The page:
A problem with verification was illustrated by Jmabel, who mentioned that one of the most authoritative primary sources for non-mainstream (especially DIY) rock music history, Maximum RocknRoll, is available in a complete run to the general public only in one location in the Western United States (the San Francisco Public Library), requiring the active assistance of a local Wikipedian to use.

Finally, there was some discussion over whether we might need a different way to handle controversial articles. Semi-protection was generally praised; several people felt it does not go far enough, and that perhaps 1–2% of articles end up absorbing 10–20% of effort, often to little effect. There was some discussion of whether, once such articles reach a certain point, we might need a radically different process to move them forward, but there was no concrete proposal.

That was about it for the "business" part of the meeting.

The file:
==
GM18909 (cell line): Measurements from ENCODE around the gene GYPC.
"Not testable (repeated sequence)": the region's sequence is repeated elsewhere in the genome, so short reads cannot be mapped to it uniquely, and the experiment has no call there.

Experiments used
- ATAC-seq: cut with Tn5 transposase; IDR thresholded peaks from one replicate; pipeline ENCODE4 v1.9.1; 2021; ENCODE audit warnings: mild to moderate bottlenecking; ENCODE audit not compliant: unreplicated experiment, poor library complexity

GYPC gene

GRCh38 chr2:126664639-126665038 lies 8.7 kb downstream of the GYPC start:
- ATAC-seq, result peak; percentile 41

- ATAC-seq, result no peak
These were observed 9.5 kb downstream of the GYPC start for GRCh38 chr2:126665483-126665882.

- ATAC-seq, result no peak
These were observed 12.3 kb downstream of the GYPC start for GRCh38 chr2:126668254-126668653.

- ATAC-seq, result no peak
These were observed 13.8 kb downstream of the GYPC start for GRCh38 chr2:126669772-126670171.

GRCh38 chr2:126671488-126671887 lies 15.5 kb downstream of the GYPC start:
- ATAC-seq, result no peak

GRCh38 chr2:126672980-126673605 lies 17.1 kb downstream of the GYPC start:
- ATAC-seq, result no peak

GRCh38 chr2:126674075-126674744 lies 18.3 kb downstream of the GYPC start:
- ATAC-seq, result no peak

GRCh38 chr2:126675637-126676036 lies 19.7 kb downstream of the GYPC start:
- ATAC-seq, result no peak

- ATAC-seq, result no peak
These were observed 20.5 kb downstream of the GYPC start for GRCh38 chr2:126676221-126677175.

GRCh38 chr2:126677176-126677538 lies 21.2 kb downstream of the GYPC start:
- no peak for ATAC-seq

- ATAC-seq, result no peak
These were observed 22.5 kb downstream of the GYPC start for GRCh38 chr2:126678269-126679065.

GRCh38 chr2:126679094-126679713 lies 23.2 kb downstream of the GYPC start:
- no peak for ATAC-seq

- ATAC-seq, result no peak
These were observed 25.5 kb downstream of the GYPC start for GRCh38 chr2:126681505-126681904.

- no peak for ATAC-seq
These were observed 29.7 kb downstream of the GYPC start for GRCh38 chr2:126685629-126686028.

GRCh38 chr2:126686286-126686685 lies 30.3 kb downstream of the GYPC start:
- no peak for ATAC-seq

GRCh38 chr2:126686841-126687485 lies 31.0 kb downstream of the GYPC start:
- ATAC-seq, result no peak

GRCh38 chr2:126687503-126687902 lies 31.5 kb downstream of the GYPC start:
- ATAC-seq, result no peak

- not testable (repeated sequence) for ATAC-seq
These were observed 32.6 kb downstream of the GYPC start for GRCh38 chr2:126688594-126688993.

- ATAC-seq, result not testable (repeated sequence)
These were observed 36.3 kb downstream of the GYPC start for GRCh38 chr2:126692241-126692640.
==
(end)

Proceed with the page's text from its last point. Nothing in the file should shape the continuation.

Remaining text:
And we all wished Wikipedia a happy fifth birthday!

Dinner at Araya afterwards. At left: RobLa, The Rod, Jmabel, SchmuckyTheCat, llywrch. At right, Brassratgirl, Eclecticology, GTBacchus, WAvegetarian, and Insaneinside

11 of us afterwards went to dinner at Araya, a Thai vegetarian restaurant in the University District, and four of those allegedly went on to another establishment and continued their discussions over spirits.

Dinner at Araya afterwards. At left, Bumm13, Insaneinside, etc. (Everyone is in same positions as the photo from the other end of the table.)

These notes are mostly by Jmabel; please, if you were there and feel something was incorrect or left out, including an attribution of who said what, fix it! This is a wiki…